Real ID was initially supposed to be enforced starting in May 2008, but has been repeatedly delayed amid opposition and low compliance.
A Maine identification card not compliant with Real ID. Credit: Courtesy of the Maine secretary of state's office

The American Civil Liberties Union of Maine has called on Congress to repeal its “failed” effort to federalize state driver’s licenses.

That comes after the U.S. Department of Homeland Security again delayed final implementation of the controversial Real ID requirements, requiring state driver’s licenses and identification cards to be compliant for use to board domestic flights. Rather than taking effect on May 3, 2023, Mainers and other Americans will have until May 7, 2025, to decide whether to opt into the law.

Only 14 percent of Mainers have opted to comply with the federal Real ID Act, according to the latest figures released this week by the Maine secretary of state’s office. That’s up from just 10 percent in the spring.

But that still trails behind Maine neighbors, including Connecticut and Vermont, where 61 percent and 92 percent of license and identity-card holders, respectively, have opted into Real ID. Maine has the overall lowest compliance rate of any New England state.

“It’s time to end this charade and repeal REAL ID,” Meagan Sway, policy director for the ACLU of Maine, said Tuesday. “This law is unworkable and has been rejected by Maine residents.”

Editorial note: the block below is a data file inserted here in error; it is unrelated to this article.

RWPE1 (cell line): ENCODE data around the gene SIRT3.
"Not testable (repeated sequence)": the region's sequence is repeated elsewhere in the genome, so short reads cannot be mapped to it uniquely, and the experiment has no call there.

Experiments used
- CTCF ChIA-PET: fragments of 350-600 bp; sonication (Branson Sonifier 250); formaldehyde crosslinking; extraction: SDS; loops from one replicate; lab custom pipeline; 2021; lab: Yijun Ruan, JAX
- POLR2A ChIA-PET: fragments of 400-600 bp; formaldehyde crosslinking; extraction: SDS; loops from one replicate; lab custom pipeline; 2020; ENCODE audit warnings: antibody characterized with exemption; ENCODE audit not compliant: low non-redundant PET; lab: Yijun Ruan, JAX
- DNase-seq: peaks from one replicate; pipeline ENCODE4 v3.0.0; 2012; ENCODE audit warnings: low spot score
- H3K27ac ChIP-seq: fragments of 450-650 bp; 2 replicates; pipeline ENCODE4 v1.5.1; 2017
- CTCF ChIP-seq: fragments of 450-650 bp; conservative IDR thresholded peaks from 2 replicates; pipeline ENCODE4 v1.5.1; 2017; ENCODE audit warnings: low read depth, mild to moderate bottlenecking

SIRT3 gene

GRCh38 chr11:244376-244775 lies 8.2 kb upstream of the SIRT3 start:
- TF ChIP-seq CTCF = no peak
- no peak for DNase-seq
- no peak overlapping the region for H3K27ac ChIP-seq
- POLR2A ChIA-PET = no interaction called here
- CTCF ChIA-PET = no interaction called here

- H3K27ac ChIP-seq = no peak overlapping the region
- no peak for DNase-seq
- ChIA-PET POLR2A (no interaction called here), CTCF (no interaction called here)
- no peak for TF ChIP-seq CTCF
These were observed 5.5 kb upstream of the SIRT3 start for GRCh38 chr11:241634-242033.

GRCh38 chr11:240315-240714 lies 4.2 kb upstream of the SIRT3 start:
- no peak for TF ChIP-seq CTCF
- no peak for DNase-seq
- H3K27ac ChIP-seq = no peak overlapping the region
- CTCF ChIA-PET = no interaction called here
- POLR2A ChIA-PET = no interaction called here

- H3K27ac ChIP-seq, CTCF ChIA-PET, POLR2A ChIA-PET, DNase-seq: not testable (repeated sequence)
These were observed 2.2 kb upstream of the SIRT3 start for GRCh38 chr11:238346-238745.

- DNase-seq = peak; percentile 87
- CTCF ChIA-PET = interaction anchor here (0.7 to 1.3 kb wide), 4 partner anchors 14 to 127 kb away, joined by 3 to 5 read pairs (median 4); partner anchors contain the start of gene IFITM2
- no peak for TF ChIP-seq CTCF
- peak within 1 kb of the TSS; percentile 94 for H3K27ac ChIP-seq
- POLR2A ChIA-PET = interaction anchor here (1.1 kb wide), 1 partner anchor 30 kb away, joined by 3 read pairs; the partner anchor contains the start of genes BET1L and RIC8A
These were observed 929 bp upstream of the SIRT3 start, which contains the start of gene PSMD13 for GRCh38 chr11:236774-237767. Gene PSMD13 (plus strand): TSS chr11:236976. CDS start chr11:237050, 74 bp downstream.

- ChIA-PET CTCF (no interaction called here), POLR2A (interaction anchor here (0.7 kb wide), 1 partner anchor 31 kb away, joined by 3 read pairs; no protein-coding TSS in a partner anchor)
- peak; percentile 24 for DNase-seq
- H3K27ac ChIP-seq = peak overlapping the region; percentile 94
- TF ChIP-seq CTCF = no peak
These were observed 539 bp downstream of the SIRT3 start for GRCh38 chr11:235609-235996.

Real ID emerged in 2005 as one of the key recommendations in the 9/11 Commission Report to address national security concerns in the wake of the Sept. 11 terrorist attacks.

It set national standards to improve the security of state-issued identification to prevent undocumented immigrants and terrorists from obtaining U.S. driver’s licenses. Several of the 9/11 hijackers had obtained state-issued driver’s licenses in the months leading up to the attacks.

But many states balked at what they saw as federal overreach. And the Maine Legislature in 2007 passed a law prohibiting the state from complying with Real ID amid concerns that it would create a de facto “internal passport.”

That sparked a nationwide protest among state legislatures against Real ID, which ultimately forced the federal government to delay its initial enforcement date of May 11, 2008. The continued opposition from states forced that date to be delayed again and again.

But with the specter of their residents facing hurdles to domestic air travel as federal patience wore thin, many states began to move toward compliance in the last years of the Obama administration. Maine’s statutory prohibition was eventually repealed, in April 2017, when lawmakers passed a bill directing the secretary of state’s office to finally bring the state into compliance with Real ID.

Maine started issuing compliant identification on July 1, 2019. Among the requirements for compliance are Bureau of Motor Vehicles officials need to physically inspect identity-verifying documents and retain digital copies, in addition to taking a license photo compatible with facial-recognition software.

Still those initial skepticisms of Real ID linger in Maine, where people still harbor serious privacy concerns and remain wary of federalizing state-issued identification.

“REAL ID doesn’t make us safer. It’s a deeply flawed and costly law that puts privacy at risk. With delay after delay, the federal government admits that the law isn’t feasible. Now is the time for Congress to act and repeal REAL ID,” Sway said.

Mainers who decide to opt out can still use accepted alternatives, such as a U.S. passport or passport card, to prove their identities in order to board domestic flights.